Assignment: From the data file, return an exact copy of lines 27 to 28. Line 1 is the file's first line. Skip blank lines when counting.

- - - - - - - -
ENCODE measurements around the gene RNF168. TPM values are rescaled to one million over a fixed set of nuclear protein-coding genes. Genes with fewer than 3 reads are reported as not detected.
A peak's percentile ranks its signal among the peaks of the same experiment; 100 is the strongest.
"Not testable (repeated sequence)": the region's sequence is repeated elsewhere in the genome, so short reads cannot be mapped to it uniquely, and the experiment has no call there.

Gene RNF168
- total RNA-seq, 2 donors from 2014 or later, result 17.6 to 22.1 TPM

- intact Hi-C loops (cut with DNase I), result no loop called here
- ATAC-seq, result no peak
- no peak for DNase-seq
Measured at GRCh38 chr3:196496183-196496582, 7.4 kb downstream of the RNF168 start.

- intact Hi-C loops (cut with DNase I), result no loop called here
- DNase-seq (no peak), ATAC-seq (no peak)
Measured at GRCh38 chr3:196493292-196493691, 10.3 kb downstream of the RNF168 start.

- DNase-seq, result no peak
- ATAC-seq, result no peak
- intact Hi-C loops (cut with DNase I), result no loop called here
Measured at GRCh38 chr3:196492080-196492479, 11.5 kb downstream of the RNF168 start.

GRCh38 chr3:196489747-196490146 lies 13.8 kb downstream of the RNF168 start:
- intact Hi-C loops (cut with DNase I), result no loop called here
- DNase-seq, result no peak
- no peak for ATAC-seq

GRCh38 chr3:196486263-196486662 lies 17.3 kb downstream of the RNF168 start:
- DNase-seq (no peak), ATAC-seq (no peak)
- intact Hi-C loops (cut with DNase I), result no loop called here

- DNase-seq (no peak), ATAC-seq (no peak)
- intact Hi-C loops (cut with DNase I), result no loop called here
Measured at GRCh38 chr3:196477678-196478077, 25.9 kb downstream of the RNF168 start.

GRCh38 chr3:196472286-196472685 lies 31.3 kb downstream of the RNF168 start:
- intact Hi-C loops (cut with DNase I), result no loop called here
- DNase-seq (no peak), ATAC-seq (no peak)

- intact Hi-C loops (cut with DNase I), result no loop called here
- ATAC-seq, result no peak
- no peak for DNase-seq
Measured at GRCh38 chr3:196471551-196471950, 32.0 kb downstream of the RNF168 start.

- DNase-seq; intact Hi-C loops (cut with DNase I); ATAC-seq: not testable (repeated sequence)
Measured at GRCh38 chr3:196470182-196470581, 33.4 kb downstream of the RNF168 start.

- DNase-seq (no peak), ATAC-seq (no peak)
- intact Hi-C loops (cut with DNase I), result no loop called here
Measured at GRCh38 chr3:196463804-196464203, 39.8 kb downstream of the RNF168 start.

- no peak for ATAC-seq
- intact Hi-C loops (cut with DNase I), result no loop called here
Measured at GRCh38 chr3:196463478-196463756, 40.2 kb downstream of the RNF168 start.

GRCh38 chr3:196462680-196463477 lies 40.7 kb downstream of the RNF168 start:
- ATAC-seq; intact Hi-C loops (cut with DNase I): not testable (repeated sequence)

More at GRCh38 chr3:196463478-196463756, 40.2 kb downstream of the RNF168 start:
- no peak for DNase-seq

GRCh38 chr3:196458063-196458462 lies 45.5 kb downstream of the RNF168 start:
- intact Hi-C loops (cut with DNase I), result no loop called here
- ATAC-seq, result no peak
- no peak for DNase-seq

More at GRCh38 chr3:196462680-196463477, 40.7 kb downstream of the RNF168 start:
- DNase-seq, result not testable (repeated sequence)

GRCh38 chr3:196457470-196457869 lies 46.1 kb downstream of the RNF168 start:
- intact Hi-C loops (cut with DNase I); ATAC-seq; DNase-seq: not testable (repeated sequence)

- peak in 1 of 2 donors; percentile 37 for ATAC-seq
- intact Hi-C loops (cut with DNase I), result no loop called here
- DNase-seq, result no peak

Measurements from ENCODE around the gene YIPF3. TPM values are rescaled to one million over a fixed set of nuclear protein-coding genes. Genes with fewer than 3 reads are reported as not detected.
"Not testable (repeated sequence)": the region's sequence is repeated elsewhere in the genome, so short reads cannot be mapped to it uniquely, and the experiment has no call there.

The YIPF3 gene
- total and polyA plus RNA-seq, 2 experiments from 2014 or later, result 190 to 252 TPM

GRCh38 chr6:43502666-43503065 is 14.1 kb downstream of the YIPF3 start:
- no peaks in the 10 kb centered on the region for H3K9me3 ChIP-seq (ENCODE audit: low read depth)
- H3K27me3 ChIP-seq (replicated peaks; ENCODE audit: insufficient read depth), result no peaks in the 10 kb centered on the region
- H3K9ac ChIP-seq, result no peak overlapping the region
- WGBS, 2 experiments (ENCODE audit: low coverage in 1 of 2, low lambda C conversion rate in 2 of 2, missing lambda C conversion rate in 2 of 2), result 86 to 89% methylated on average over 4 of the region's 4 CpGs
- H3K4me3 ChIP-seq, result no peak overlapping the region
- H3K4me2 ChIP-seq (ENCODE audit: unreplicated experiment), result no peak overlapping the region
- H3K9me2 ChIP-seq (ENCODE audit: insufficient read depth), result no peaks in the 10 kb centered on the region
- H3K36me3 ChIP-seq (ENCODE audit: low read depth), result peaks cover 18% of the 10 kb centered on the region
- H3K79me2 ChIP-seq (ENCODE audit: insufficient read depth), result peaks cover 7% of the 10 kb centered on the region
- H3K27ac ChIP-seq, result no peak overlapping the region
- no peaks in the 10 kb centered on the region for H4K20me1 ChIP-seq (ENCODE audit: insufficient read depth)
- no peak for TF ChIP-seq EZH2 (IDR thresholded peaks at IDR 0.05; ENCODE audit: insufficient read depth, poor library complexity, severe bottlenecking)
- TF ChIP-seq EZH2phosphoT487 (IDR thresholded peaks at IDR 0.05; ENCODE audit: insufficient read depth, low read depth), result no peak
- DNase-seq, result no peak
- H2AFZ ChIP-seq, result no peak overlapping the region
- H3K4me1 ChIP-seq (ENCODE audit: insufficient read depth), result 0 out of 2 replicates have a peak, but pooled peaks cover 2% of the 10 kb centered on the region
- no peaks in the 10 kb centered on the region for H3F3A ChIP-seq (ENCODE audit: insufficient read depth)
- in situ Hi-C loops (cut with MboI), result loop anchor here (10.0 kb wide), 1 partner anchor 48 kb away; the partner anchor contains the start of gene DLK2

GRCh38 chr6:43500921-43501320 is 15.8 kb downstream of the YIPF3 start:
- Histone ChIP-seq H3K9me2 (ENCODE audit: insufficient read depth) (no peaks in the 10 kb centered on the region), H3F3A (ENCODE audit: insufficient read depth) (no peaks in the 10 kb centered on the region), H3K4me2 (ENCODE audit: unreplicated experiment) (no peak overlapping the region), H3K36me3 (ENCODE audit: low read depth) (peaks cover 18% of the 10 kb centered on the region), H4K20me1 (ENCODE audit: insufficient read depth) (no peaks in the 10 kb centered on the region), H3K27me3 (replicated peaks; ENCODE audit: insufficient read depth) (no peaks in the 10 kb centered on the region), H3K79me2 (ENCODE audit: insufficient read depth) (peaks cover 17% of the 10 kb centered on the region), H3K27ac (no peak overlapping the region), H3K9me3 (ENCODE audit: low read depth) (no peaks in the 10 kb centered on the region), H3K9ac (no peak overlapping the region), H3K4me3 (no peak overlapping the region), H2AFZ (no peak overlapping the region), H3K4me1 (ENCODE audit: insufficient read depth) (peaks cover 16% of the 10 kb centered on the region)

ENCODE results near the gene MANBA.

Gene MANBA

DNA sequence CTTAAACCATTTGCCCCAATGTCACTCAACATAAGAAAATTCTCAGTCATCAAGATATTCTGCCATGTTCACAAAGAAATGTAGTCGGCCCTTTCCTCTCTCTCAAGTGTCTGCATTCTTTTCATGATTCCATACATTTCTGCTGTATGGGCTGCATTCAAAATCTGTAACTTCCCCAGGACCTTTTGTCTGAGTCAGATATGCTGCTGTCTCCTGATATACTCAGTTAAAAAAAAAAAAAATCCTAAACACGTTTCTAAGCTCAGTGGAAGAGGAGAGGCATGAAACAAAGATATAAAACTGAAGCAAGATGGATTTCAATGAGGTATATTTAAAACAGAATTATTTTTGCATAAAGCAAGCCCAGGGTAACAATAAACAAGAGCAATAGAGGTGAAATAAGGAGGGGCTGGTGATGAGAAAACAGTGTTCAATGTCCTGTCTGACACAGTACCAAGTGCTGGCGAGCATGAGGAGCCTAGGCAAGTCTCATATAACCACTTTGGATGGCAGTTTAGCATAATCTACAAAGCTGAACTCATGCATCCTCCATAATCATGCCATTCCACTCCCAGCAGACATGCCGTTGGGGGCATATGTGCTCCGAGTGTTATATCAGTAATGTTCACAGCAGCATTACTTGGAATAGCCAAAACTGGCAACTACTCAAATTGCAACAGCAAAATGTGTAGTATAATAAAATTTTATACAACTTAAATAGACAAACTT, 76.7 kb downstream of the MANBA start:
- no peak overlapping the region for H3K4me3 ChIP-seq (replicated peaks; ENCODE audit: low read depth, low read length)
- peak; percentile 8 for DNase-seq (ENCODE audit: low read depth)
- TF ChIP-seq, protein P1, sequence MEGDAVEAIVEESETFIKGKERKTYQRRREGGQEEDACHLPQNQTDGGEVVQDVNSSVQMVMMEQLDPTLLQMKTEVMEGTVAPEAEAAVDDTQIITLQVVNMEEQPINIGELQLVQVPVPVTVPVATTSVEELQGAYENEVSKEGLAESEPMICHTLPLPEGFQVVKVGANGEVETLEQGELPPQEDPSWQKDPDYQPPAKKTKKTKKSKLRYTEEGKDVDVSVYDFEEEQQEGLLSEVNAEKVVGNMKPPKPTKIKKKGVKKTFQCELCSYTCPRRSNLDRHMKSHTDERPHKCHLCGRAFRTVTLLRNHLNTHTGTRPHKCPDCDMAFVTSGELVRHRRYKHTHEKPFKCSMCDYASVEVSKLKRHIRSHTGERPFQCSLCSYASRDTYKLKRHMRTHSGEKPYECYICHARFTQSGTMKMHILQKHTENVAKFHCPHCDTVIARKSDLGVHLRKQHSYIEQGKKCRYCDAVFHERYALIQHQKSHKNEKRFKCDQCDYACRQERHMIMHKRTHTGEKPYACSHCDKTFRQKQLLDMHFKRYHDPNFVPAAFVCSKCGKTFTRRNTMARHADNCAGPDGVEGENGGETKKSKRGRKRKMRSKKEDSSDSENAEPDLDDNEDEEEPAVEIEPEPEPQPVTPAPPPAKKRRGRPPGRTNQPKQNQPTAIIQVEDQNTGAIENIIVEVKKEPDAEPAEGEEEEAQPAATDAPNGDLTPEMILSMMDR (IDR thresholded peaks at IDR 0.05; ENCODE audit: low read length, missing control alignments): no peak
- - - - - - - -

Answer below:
GRCh38 chr3:196472286-196472685 lies 31.3 kb downstream of the RNF168 start:
- intact Hi-C loops (cut with DNase I), result no loop called here